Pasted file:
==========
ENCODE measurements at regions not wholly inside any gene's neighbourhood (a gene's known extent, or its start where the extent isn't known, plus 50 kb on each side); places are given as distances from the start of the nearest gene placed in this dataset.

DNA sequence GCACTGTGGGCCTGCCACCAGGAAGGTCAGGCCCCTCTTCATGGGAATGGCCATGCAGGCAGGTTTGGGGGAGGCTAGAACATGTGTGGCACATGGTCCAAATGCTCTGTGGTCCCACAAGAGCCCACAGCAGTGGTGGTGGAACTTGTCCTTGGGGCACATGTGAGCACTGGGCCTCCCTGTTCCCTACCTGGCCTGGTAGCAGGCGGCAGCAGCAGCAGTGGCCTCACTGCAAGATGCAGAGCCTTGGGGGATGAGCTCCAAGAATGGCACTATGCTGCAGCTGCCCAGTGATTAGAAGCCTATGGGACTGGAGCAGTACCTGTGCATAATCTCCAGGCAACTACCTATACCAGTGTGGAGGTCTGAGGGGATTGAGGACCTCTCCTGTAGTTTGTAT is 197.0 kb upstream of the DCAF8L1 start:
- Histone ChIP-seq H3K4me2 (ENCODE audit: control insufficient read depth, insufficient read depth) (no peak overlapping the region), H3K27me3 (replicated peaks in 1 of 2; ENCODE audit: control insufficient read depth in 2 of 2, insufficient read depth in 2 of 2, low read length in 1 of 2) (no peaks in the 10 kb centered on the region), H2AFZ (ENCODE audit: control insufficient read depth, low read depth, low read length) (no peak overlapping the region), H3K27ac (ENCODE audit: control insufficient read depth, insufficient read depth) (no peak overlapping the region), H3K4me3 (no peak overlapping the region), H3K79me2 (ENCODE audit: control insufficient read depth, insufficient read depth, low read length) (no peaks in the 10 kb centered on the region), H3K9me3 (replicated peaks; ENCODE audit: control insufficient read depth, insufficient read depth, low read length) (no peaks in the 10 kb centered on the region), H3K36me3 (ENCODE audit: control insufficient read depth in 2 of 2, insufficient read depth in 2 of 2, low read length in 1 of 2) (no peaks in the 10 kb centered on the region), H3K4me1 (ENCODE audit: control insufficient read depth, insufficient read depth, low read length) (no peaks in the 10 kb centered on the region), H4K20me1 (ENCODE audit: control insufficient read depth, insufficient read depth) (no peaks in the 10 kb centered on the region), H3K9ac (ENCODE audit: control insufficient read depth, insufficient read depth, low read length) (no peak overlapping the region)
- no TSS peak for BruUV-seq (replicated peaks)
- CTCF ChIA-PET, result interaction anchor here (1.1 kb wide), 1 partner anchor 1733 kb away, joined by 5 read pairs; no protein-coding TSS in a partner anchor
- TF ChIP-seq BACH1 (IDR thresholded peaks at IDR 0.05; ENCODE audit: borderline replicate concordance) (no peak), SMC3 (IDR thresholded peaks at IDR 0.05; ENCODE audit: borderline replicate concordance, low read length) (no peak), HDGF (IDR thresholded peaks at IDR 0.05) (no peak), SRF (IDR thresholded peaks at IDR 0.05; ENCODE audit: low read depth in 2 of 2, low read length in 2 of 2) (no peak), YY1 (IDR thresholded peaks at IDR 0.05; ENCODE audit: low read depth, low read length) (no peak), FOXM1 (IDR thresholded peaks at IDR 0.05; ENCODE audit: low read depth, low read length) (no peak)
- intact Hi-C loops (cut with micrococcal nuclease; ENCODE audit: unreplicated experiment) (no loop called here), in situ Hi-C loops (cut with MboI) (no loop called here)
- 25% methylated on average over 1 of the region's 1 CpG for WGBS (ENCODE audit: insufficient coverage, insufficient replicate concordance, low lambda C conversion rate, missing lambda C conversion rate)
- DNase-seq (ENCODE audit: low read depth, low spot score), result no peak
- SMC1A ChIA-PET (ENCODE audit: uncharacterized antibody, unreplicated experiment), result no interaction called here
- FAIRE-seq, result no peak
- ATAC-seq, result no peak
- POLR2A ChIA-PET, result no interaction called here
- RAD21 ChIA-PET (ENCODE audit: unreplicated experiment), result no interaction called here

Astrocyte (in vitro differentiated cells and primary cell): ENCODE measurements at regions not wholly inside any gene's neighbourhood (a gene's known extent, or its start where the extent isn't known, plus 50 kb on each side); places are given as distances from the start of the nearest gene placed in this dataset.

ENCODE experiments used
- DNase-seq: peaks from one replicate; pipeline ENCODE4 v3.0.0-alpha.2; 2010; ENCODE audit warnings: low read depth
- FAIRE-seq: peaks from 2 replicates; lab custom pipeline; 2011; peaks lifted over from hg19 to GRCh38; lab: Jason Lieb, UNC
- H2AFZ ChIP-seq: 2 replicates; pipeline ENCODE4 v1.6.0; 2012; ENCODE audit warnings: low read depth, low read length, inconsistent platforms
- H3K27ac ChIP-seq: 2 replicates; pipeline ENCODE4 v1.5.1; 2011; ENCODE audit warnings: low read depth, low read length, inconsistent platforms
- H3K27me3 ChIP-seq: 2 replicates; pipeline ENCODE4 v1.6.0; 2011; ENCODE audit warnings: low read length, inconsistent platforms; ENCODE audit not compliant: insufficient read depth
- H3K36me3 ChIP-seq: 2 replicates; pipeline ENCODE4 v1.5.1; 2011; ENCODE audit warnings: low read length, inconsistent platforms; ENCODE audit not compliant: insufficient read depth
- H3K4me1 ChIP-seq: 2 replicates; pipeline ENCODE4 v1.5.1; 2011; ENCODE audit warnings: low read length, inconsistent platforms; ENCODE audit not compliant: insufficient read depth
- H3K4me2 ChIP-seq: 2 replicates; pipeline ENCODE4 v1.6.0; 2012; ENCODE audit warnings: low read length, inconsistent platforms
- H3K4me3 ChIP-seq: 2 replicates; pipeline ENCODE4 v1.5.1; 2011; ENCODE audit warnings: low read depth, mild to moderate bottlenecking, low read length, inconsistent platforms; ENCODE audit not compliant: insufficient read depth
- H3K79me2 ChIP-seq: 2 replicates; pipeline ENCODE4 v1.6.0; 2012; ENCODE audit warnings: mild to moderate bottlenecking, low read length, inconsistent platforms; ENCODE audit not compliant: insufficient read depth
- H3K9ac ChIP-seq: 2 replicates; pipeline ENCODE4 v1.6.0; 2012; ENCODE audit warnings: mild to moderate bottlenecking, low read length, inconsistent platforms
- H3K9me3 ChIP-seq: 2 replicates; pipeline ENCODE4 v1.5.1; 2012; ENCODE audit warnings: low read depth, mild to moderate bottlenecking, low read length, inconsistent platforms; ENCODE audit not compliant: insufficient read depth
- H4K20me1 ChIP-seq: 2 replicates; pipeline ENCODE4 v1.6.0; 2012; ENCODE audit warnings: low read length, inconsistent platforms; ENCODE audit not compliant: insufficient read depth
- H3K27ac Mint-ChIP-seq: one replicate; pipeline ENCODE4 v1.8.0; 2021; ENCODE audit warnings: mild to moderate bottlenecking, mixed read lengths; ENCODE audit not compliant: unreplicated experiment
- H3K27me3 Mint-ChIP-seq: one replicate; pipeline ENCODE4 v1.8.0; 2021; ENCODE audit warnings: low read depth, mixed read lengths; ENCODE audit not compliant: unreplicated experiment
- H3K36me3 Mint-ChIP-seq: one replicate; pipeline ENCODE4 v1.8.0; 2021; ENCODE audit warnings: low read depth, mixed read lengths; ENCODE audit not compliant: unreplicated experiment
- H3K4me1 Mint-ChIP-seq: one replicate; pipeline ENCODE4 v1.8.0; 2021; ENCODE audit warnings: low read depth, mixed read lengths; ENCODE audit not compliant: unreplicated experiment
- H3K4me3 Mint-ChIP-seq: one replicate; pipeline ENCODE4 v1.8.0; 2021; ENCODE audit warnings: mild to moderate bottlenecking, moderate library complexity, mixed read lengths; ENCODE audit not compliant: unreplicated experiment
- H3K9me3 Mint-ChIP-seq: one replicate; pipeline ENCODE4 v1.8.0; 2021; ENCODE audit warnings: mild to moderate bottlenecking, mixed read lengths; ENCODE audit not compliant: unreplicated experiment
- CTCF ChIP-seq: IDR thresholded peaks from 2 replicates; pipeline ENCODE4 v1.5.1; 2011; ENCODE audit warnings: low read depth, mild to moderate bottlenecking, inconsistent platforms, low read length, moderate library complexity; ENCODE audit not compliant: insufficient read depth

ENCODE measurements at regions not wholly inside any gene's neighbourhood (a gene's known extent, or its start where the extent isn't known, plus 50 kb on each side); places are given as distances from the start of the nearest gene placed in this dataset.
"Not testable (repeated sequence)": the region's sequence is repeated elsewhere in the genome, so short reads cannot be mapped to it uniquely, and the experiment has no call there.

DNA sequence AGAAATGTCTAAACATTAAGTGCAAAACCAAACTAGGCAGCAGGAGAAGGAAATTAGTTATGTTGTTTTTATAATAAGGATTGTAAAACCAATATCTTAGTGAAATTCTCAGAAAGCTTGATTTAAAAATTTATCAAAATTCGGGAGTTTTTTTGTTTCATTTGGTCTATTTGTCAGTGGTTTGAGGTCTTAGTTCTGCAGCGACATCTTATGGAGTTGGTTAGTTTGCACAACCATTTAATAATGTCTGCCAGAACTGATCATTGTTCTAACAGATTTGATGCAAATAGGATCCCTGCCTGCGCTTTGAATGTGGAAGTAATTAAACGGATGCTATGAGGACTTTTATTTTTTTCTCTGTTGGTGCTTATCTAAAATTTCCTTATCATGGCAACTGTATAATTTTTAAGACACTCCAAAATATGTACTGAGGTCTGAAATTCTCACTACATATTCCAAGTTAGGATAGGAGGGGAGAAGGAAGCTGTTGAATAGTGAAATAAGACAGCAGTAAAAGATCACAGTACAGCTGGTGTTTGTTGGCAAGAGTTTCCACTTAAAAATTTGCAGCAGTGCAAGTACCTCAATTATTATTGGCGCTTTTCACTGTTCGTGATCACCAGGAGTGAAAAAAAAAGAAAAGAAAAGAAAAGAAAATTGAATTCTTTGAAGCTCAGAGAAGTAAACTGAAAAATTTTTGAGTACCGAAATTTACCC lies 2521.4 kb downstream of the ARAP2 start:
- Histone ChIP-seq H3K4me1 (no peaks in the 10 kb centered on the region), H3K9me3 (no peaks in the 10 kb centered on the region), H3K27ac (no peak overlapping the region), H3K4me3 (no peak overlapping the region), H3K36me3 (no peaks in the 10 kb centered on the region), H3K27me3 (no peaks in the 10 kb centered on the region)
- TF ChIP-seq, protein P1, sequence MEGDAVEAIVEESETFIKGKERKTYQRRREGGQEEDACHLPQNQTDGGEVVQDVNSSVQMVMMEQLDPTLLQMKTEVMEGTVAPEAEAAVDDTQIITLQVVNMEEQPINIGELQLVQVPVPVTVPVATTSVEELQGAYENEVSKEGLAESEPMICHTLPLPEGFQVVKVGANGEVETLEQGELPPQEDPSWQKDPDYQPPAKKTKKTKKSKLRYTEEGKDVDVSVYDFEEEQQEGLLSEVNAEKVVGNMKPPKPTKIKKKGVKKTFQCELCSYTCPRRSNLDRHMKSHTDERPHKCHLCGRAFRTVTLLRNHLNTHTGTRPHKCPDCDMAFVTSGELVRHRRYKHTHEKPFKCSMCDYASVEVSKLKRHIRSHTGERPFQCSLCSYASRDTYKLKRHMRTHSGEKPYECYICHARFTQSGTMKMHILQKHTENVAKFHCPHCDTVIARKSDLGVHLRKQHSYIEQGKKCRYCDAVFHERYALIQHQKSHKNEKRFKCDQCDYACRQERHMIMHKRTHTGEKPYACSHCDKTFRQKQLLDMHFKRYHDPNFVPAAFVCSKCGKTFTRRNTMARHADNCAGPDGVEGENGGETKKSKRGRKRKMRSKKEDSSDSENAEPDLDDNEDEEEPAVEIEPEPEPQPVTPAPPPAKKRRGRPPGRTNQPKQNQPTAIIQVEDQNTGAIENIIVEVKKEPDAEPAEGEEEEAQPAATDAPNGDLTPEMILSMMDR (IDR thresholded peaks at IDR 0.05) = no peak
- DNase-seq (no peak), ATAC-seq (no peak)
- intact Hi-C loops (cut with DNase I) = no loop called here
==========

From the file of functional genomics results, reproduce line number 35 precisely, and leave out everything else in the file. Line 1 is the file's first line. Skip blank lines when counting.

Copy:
- H3K9me3 Mint-ChIP-seq: one replicate; pipeline ENCODE4 v1.8.0; 2021; ENCODE audit warnings: mild to moderate bottlenecking, mixed read lengths; ENCODE audit not compliant: unreplicated experiment